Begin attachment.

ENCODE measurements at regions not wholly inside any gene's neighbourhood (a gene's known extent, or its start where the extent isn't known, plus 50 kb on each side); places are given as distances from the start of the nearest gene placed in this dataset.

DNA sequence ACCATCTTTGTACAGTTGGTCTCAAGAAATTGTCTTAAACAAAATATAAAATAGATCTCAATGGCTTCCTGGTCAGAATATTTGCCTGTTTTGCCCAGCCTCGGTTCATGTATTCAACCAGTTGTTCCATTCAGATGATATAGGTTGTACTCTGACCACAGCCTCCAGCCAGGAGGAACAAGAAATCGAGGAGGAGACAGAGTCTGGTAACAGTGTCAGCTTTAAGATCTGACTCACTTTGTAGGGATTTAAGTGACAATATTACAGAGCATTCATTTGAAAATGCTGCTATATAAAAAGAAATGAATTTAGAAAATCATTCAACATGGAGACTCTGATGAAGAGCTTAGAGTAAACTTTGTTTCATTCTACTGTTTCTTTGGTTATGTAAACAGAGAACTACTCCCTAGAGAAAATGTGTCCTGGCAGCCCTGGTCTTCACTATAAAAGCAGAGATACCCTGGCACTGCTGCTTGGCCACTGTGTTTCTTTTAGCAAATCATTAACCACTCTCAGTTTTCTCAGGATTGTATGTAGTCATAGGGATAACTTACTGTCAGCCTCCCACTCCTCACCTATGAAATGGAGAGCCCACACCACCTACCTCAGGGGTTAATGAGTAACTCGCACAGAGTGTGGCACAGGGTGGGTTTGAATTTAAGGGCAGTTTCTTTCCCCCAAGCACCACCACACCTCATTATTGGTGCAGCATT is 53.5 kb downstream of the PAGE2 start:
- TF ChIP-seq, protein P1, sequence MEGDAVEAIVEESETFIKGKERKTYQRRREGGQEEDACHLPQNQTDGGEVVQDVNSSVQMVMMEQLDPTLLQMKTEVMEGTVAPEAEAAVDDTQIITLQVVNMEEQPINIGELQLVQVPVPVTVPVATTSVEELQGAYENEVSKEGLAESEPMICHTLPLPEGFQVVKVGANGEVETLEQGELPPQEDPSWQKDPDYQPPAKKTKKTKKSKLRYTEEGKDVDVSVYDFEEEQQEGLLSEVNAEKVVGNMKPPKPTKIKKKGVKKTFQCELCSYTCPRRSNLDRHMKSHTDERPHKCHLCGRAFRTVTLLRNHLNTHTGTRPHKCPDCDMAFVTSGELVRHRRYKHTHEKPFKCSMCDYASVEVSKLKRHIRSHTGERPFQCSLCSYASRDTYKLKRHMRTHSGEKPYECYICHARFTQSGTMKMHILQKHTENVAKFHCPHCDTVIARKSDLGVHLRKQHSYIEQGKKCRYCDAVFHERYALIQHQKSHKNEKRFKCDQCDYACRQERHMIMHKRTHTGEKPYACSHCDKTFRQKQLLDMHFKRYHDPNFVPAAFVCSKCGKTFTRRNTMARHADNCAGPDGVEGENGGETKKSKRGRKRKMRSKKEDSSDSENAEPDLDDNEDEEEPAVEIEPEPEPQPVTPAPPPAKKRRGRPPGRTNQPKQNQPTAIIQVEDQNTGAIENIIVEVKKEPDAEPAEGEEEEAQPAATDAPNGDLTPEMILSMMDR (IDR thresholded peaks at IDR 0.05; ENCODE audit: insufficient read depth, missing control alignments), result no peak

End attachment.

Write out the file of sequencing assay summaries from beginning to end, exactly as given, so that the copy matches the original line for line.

ENCODE measurements at regions not wholly inside any gene's neighbourhood (a gene's known extent, or its start where the extent isn't known, plus 50 kb on each side); places are given as distances from the start of the nearest gene placed in this dataset.

DNA sequence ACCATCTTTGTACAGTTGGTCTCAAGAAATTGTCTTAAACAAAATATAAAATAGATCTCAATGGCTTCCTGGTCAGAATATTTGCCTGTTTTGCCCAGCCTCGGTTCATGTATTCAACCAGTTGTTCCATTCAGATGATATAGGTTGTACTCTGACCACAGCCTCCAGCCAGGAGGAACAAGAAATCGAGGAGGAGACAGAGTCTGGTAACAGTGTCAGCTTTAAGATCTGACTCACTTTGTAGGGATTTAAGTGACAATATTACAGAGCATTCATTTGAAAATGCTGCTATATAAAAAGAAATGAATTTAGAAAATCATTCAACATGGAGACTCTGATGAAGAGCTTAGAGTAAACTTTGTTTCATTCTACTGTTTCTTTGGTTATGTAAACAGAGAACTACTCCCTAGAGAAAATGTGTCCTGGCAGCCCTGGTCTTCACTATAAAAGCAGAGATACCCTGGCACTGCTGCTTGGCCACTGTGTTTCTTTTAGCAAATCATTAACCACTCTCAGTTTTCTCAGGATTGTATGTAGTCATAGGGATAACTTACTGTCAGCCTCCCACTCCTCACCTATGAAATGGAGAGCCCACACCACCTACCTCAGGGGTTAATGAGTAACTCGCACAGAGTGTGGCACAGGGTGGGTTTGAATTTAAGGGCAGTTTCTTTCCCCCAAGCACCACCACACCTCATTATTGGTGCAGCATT is 53.5 kb downstream of the PAGE2 start:
- TF ChIP-seq, protein P1, sequence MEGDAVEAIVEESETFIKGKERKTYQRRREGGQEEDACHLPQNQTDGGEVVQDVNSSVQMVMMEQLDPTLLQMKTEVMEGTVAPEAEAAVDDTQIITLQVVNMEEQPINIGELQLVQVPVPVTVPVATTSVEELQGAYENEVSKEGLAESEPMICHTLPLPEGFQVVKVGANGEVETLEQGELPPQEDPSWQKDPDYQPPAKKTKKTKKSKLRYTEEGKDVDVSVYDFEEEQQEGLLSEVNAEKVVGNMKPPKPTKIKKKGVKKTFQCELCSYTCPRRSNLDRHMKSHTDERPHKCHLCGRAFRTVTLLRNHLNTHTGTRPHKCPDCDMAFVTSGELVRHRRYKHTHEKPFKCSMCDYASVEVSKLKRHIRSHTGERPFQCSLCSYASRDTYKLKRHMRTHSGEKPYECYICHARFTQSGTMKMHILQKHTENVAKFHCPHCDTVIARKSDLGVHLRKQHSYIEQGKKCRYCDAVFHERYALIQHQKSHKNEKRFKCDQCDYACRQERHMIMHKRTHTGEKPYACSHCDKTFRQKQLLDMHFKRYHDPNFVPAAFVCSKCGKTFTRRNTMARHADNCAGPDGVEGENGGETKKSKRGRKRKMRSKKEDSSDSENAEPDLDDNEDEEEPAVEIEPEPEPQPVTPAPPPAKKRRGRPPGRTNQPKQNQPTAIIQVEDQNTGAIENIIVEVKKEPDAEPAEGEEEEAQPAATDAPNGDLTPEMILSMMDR (IDR thresholded peaks at IDR 0.05; ENCODE audit: insufficient read depth, missing control alignments), result no peak